After being spurned by multiple high-profile lawyers in April, President Trump was said to be so desperate for legal advice that he’d ask “virtually any attorney who calls him up” about how he should handle Robert Mueller’s probe. Though he has no legal expertise, fired Trump strategist Steve Bannon tried to seize the opportunity, pitching White House aides and congressional Republicans on a plan to oust the special counsel.
Trump’s last public word on Bannon came amid the Fire and Fury controversy in January, when he said he’d “lost his mind.” Trump aides doubted that he’d be receptive to any plot that he knew came from Bannon, and sure enough a day after the strategist shared some of his ideas with the Washington Post, Trump appeared to shoot him down, tweeting his support for his lawyer and his strategy of cooperation with Mueller.
I have agreed with the historically cooperative, disciplined approach that we have engaged in with Robert Mueller (Unlike the Clintons!). I have full confidence in Ty Cobb, my Special Counsel, and have been fully advised throughout each phase of this process.— Donald J. Trump (@realDonaldTrump) April 12, 2018
Within days Trump added Rudy Giuliani to his legal team and a short time later Cobb, and his conciliatory strategy, were out. Giuliani embarked on an aggressive media blitz against Mueller, which was undercut by a stunning stream of contradictions and unwise admissions.
Meanwhile, Trump’s allies in Congress continued demanding disclosures from the Department of Justice that appeared aimed at giving the president reason to fire Deputy Attorney General Rod Rosenstein, who’s overseeing the Russia probe. Their calls for the release of the “Nunes memo” and former FBI director James Comey’s memos failed to do the trick, so now they’ve progressed to exposing a top-secret FBI source who gave investigators information in the early stages of the Russia probe.
Trump and his allies have construed this as improper spying on his campaign, which delegitimizes the entire Mueller probe. Now they want the source publicly identified, despite warnings from Justice Department leaders that this could put lives in danger and harm other operations. The Washington Post reported on Thursday the FBI is now bracing for the president and his allies to expose and intelligence source:
The stakes are so high that the FBI has been working over the past two weeks to mitigate the potential damage if the source’s identity is revealed, according to several people familiar with the matter. The bureau is taking steps to protect other live investigations that the person has worked on and is trying to lessen any danger to associates if the informant’s identity becomes known, said these people, who spoke on the condition of anonymity to discuss sensitive intelligence operations.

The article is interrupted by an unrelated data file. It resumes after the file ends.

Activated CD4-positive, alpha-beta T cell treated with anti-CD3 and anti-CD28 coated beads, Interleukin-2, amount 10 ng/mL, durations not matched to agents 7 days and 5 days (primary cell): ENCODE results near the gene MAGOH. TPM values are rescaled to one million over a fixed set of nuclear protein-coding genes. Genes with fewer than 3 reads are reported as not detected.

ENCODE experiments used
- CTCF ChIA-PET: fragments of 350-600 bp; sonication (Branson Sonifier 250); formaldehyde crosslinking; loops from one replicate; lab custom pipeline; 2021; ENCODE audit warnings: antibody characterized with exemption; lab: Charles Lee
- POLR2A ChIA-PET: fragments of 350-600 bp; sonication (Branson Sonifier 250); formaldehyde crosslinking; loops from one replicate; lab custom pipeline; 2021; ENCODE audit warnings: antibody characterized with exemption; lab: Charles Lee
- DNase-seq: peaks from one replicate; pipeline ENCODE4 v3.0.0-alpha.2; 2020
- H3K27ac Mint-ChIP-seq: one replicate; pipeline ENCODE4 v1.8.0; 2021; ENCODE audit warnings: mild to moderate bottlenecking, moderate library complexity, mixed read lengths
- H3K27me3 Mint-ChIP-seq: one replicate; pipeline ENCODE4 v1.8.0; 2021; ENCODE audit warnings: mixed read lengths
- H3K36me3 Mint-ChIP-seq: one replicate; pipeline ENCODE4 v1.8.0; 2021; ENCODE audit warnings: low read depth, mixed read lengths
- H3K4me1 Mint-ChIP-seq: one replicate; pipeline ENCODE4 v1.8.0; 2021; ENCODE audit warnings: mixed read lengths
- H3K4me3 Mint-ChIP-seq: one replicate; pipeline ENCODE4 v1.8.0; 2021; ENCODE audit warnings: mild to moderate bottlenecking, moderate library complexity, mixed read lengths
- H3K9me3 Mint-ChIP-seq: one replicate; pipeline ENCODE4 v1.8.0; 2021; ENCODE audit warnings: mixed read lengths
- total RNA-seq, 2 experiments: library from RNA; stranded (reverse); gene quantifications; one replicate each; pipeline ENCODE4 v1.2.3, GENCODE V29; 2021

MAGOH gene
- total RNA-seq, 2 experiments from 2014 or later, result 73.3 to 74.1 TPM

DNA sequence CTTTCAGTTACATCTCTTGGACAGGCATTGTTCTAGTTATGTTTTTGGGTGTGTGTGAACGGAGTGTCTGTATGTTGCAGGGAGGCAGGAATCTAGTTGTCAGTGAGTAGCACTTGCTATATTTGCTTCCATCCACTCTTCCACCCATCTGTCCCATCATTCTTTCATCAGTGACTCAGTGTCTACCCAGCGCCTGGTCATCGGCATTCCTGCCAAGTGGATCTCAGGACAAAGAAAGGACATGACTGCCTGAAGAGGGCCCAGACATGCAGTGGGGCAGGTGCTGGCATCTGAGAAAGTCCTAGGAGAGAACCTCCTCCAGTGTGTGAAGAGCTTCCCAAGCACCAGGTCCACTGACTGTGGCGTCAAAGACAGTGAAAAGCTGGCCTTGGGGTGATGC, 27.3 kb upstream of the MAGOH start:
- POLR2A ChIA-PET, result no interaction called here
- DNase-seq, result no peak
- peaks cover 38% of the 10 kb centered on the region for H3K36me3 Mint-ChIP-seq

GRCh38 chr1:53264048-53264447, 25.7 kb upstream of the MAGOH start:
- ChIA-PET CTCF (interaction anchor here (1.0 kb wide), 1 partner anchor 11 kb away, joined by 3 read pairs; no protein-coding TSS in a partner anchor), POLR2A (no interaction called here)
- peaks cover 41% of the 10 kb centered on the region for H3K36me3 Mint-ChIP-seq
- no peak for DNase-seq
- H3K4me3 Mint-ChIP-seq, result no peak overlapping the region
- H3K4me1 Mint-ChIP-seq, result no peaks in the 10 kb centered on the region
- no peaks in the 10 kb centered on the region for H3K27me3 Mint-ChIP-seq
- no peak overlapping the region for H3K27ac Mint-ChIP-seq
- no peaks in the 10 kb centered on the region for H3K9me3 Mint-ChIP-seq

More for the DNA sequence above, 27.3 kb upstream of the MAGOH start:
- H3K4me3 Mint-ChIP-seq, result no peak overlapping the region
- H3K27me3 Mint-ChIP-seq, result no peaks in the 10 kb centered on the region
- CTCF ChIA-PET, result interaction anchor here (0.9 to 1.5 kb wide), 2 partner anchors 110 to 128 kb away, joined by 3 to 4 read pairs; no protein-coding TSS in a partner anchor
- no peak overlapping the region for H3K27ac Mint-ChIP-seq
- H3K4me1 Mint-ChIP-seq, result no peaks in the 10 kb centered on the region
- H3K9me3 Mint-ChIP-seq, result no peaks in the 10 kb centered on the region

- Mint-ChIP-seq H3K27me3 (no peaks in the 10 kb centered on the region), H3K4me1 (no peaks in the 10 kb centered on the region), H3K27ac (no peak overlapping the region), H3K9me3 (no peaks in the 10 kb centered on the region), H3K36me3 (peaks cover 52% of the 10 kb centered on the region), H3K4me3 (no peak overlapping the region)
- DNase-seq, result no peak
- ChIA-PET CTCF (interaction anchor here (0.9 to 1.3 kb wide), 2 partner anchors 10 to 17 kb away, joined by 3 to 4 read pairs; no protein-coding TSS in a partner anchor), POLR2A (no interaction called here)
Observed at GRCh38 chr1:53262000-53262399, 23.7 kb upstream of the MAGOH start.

While House Intelligence Chairman Devin Nunes is still pushing for the release of classified information on the origins of the Russia probe, but he’s reportedly been avoiding direct communications with the president after he was caught conferring with the White House during previous attempts to undermine Mueller. Instead, Trump has been consulting with Representative Mark Meadows, who reportedly talks with him by phone three or more times a week about their suspicion that the Justice Department is up to no good.
And who’s quietly adding fuel to these concerns about the nefarious actions of the “deep state”? Buried in the Post’s report, we find a familiar name:
Former White House chief strategist Stephen K. Bannon is functioning as an informal adviser to the Trump allies, both inside and outside the administration, who are leading the charge against the Justice Department, according to three people involved in those discussions.
Working from his Capitol Hill townhouse, Bannon has conferred with Meadows, former Trump campaign manager Corey Lewandowski and former Trump deputy campaign manager David Bossie, among others, about how to bolster support for Trump allies in Congress who are calling for more document disclosures, the people said.
These people said the Bannon-advised group sees itself as a bulwark for the embattled president and said there were growing tensions between them and Kelly and McGahn, whom the group sees as not doing enough to force the hand of top Justice officials.
Trump may not know that his Russia probe confidants are also strategizing with Bannon, and so far they don’t appear to be following the plan he laid out last month. Bannon’s step one was Trump firing Rosenstein; Republican in Congress may be laying the groundwork, but he still has his job.
Bannon also called for the Trump team to stop cooperating with Mueller, but we’re not quite there yet. While Giuliani is pushing for the special counsel to wind up the investigation without talking to Trump, he hasn’t completely ruled out an interview. Giuliani even revealed on Thursday that they’re planning a series of prep sessions over the summer to get Trump ready for his potential Mueller interview.
Giuliani claimed recently that Trump could assert executive privilege of plead the Fifth to get around talking to Mueller, but there’s been no public discussion of Bannon’s idea to retroactively assert executive privilege over all of Mueller’s interviews with White House officials. That suggestion was widely mocked by actual legal experts.
The idea to be more aggressive with Mueller’s team isn’t unique to Bannon, and if there’s a grand plan behind what Giuliani and Trump’s congressional allies are doing, it doesn’t seem very nuanced or well coordinated. But it does seem Bannon has found a way to keep doing what he does best: stir divisions among team Trump.